Friday, April 22, 2011

Pretty Simple And Derivative: Ceremony



This review originally appeared on the San Francisco Appeal.

"Ceremony," from writer and director Max Winkler, (yes), is a low key romantic comedy that owes a lot of dept to the works of Wes Anderson and Noah Baumbach. Indeed, impression may be the sincerest form of flattery, but when was the last time you decided to see an impressionist instead of the real thing?

The film follows the slight Sam, (Michael Angarano), a struggling young writer with a bad mustache, a lot of condescending attitude, and an obsession with an older woman he shared a brief fling with. He decides to crash this former flame's weekend wedding, and drags along a friend suffering from some post-traumatic stress, promising him some male bonding, when in reality, he just needs someone to give him a ride.

Sam comes off as an aging version of "Rushmore"'s Max Fisher, though I don't think Sam has an accomplishment as historic as saving Latin under his belt. No, Sam's tunnel-visioned eye is firmly planted on the feminine prize: Uma Thurman's Zoe. And while she may still have some feelings for Sam, she's set on marrying her documentary filmmaker fiance (played, with a suitable amount of sleazy egotism, by Lee Pace).

So, over the course of the wedding weekend, at a suitably bohemian beachfront house filled with guests, (see: Baumbach's "Margot at the Wedding"), Sam and Zoe come to terms with the meaning of their romance and their futures. (It's with the houseful of background players that I'd wished some Robert Altman had also been an influence, as these guests are, for the most part, nothing more than background furniture, and some moments of eavesdropping on these minor characters could have opened the movie up a bit.)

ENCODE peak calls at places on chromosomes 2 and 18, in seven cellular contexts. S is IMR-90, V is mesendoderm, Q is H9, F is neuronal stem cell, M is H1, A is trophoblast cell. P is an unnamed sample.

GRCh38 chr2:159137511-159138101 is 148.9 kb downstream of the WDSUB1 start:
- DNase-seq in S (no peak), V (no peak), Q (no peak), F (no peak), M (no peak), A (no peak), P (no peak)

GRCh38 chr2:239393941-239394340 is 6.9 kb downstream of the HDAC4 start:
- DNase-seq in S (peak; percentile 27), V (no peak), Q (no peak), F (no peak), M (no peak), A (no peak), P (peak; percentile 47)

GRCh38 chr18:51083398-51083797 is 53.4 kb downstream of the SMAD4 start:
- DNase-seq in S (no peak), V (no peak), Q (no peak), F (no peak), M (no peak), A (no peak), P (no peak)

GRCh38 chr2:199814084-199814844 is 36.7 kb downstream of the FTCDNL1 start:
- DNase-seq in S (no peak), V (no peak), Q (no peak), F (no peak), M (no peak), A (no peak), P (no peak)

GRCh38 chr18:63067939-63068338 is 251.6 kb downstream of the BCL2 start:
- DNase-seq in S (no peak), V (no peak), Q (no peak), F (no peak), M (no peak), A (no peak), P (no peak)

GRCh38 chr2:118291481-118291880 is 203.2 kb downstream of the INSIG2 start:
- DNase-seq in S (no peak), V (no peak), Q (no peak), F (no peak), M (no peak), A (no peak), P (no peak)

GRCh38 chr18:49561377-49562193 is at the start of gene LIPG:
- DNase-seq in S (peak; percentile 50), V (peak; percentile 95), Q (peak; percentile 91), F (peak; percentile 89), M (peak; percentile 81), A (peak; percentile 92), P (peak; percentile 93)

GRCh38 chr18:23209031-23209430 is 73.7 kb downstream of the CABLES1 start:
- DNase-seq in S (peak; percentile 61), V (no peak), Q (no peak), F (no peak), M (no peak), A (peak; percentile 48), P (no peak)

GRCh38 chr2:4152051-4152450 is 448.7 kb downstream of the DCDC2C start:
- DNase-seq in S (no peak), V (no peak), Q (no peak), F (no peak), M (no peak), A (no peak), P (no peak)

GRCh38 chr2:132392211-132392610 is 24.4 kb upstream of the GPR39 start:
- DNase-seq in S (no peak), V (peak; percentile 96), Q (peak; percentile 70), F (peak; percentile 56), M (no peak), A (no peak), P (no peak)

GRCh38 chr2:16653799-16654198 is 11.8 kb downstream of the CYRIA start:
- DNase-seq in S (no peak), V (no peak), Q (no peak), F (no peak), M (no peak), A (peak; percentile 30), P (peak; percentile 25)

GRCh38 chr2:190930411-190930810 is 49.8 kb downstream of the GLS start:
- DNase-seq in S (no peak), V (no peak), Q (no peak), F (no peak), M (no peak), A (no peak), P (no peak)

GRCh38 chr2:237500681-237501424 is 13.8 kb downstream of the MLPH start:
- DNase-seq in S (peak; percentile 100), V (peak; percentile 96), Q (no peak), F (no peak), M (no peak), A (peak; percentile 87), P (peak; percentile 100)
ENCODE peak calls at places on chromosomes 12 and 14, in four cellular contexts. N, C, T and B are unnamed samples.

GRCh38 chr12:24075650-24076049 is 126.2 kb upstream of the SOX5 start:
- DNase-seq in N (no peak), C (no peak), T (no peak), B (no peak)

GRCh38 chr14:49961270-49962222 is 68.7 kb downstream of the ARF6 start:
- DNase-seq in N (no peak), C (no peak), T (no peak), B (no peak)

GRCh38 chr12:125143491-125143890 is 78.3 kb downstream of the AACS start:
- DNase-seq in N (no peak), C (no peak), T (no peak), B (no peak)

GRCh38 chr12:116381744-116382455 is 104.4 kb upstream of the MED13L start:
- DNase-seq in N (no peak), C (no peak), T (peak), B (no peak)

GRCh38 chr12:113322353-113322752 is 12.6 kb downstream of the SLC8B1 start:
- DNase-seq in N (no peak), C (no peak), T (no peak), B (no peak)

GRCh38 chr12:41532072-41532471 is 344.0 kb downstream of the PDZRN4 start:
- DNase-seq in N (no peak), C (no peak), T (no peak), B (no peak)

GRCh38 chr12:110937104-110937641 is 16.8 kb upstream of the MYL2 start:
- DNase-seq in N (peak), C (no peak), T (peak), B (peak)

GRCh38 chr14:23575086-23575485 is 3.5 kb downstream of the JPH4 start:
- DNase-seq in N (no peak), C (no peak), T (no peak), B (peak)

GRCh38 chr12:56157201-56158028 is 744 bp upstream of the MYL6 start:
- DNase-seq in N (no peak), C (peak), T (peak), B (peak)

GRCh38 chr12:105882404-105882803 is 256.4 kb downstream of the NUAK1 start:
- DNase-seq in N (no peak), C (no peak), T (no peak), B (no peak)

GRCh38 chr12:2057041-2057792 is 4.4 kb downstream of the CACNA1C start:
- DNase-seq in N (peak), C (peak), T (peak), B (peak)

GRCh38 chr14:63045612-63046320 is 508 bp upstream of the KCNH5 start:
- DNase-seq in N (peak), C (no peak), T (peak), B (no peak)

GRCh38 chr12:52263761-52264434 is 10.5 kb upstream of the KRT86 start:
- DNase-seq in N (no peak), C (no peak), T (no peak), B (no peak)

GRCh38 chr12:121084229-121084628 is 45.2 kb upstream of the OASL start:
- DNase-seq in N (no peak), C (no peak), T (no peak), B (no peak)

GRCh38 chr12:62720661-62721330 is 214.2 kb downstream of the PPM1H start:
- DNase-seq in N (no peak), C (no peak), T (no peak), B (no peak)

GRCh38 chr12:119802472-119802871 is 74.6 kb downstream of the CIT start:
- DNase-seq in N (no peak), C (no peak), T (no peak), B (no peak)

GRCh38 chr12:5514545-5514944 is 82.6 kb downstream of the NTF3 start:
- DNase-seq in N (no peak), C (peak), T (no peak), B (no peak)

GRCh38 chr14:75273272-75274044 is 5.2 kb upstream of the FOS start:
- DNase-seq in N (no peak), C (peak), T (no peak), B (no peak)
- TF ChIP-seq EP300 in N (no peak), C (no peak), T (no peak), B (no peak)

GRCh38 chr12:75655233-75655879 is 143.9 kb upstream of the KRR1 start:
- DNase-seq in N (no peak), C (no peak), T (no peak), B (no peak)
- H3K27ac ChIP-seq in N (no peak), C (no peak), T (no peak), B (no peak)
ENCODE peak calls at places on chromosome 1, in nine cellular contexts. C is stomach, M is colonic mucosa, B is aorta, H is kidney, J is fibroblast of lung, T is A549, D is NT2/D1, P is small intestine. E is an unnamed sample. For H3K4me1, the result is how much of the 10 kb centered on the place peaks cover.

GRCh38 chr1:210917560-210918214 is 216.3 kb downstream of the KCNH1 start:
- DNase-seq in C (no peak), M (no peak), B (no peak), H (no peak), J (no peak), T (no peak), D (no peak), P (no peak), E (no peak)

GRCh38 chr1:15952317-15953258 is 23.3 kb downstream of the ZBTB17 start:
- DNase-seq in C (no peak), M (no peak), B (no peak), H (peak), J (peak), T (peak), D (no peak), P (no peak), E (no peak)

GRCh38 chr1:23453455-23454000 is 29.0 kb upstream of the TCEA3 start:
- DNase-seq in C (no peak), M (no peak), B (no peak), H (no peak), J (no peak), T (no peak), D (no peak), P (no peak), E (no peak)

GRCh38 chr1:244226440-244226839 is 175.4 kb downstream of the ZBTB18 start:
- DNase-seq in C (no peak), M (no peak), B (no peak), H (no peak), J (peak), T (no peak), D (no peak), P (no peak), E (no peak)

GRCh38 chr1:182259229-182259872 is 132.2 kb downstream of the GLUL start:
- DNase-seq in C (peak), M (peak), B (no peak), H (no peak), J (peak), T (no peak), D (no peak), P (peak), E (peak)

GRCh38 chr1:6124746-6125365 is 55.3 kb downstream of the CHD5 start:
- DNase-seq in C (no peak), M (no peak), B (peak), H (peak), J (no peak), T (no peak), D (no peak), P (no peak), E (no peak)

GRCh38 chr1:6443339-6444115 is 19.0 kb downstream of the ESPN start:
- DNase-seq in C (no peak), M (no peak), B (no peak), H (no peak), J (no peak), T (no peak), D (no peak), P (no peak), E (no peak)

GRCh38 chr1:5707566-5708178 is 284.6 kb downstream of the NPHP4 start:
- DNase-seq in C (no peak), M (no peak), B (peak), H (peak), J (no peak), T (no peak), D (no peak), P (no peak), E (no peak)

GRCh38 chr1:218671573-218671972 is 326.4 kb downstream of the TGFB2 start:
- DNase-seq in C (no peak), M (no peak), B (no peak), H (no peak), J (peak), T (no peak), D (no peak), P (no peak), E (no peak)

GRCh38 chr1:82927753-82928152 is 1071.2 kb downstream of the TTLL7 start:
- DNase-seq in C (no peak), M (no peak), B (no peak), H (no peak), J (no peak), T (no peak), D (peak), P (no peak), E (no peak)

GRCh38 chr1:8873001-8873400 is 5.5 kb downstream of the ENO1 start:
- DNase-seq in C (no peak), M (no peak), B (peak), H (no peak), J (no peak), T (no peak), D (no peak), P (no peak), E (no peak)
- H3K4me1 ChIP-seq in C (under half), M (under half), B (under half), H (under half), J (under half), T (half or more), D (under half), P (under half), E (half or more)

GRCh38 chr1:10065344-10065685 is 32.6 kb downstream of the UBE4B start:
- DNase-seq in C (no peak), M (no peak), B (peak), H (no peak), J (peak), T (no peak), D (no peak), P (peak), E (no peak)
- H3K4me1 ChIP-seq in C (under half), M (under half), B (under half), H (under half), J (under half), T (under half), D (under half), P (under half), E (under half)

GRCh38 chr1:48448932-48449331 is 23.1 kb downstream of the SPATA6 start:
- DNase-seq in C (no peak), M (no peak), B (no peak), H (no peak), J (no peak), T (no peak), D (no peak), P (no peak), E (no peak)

Ultimately, the relationship between Sam and Zoe doesn't really make a lot of sense. I guess we are supposed to understand why Sam is so smitten with Uma Thurman's Zoe because, well, she's played by Uma Thurman. But aside from that, there's nothing particularly magical about her. In turn, Zoe's continued tolerance, and romance, with Sam is confusing. There are references to parents dead, and children's books written, so perhaps this affair between an Amazonian woman and young man ironically referred to as "Big Sam" is supposed to come off as a kind of fairy tale. Unfortunately, like many fairy tales, it's pretty simple, and derivative of many previously told tales.

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